Finally, one of the reasons that women are not found in some fields or levels of management, which no one really wants to discuss, is the disparaging levels of sexism and harassment we may face.  For female graduate students, post-docs, or new professionals, sexual harassment at work can increase attrition rates.  Due to the close nature of the working relationship of graduates/post-docs with their advisors, many students feel they can’t report inappropriate behavior (of any nature) for fear of losing their position in the program.  As a student, you need your advisor to approve everything, from the courses you have taken to manuscripts before publishing, and a poor relationship with your advisor can make it nearly impossible for you to complete your work.  Tenured faculty who have been accused of harassment also seem to be acting with impunity, as it can be difficult, time-consuming, and costly to fire a tenure professor (in the absence of proven criminal activity).  In field situations, sexual harassment can take on a more sinister tone, as you may be the only female in a group and depending on your abuser to keep you alive.

So what can we do about this?  Because this isn’t just a woman’s issue.  That’s what I discussed here because I have some expertise with being a woman, but in general, diversity in society is a hotly contested issue.  It really shouldn’t be, increasing the diversity in a group can increase performance and improve decision making (discussed here).  Having a diverse group of people (in terms of gender, race, sexuality, education, economic status, birth order, pets owned, places lived, live experiences learned from..) gives the group a wider range of previous experience to lean upon when solving problems.  It’s why we evolved into a social society in the first place- it was better for survival.

The first step to solving our diversity issues is to let go of preconceived notions about yourself or others.  Stop thinking about life-related obstacles to your career trajectory, such as whether you want kids or having to relocate your family, and stop assuming that others might be better or worse at their job because they have chosen a certain family dynamic.  Stop thinking you might not get a job because of what the employer might thinking about women as bioinformaticians, and in turn stop stereotyping applicants based on your ideas of who they are and of what they are capable.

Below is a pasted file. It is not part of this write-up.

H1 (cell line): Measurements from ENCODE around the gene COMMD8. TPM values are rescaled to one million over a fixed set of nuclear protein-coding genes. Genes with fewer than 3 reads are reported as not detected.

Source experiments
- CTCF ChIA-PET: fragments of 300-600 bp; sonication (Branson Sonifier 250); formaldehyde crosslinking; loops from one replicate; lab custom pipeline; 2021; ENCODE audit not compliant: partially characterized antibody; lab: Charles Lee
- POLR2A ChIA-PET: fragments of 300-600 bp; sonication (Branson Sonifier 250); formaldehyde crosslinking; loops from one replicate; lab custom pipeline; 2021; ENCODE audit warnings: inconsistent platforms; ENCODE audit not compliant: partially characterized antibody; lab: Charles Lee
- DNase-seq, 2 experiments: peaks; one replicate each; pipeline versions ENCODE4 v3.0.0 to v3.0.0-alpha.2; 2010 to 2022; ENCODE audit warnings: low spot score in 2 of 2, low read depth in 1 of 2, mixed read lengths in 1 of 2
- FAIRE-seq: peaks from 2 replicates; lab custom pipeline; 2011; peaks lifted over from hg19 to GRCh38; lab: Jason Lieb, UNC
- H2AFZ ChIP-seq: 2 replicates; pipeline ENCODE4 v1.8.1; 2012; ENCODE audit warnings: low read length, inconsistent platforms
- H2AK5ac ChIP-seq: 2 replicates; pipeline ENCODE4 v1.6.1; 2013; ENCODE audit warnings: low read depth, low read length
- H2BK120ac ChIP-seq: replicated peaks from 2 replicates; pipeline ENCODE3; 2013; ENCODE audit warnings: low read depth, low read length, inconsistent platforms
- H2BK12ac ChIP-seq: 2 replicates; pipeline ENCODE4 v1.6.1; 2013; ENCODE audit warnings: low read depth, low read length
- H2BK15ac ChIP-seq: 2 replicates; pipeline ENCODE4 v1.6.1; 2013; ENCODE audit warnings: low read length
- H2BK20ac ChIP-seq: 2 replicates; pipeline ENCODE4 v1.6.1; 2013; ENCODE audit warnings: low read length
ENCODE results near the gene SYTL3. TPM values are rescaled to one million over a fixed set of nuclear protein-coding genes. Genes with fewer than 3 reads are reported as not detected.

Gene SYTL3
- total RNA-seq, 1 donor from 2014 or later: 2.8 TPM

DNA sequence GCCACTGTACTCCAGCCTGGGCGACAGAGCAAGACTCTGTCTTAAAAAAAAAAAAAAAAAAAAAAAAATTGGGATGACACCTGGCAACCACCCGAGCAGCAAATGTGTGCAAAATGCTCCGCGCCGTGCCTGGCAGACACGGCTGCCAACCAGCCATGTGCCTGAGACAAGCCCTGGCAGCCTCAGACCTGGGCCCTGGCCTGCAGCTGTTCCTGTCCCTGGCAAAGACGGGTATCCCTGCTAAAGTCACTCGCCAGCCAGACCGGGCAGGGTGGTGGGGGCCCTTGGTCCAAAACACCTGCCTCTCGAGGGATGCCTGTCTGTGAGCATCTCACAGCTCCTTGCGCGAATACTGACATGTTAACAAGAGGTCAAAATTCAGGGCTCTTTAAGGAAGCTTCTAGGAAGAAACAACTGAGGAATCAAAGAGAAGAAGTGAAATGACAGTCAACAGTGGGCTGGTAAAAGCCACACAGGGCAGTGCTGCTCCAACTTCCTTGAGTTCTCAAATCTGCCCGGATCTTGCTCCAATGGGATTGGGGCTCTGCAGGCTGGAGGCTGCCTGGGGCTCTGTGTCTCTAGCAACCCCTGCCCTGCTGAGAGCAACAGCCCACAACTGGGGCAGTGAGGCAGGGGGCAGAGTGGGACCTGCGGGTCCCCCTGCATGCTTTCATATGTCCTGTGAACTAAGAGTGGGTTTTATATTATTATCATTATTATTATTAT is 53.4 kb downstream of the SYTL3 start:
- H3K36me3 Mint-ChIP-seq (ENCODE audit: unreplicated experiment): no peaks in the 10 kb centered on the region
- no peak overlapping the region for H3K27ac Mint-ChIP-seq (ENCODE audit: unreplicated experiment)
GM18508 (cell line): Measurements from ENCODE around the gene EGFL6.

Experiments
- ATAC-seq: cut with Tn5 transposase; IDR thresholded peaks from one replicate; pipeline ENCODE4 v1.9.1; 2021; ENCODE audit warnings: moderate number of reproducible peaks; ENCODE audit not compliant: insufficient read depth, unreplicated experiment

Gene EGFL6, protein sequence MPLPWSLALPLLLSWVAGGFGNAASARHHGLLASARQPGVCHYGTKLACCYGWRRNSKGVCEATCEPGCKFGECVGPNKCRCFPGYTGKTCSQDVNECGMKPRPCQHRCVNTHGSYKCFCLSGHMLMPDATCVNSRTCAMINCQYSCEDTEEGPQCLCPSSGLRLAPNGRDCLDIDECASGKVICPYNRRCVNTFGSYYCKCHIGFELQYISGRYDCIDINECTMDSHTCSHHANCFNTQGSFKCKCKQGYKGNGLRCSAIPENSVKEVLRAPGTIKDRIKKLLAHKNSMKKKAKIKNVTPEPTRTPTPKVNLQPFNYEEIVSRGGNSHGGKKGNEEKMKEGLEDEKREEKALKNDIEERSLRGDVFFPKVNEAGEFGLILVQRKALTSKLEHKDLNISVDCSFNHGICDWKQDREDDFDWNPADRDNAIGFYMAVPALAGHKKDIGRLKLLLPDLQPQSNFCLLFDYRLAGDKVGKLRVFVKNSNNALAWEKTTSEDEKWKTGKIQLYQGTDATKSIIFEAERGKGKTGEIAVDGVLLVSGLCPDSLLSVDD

The second step is to be a role model, and to actively engage the next generations of computer scientists, astronauts, microbial ecologists, astrophysicists, and educators.  As a woman in science, it’s important to me to encourage other women and girls in science, because I would not be here today without the positive female role models I have had.  It’s important to support programs that encourage different minorities to achieve in fields where they are underrepresented, because it benefits all of us.

And the third step, perhaps the most difficult. is to have an open conversation about the difficulties and prejudices facing women, or anyone, in different science fields.  Often people can fall back on stereotypes or be sexist or racist without realizing it, and it’s important to speak up and have a conversation with them to come to a better understanding of how to get along.  When someone’s words or actions are creating a hostile work environment, tell them directly, as well as their supervisor or relevant reporting agency as needed.  If we don’t address the problem on an individual basis, then individuals will never amend their actions.  In addition, it’s important to validate the feelings of and listen to someone who has been the victim of harassment or a crime (of any nature), because it’s important to make them feel safe and believed.  Often, victims of sexual harassment state that not having their reports believed or treating seriously by supervisors was worse than the harassment itself.  And personally, I have plenty to do on a daily basis without having to deal with casual or institutional sexism.  Working women are simply too busy quietly doing well at ours jobs to deal with men’s feelings about us.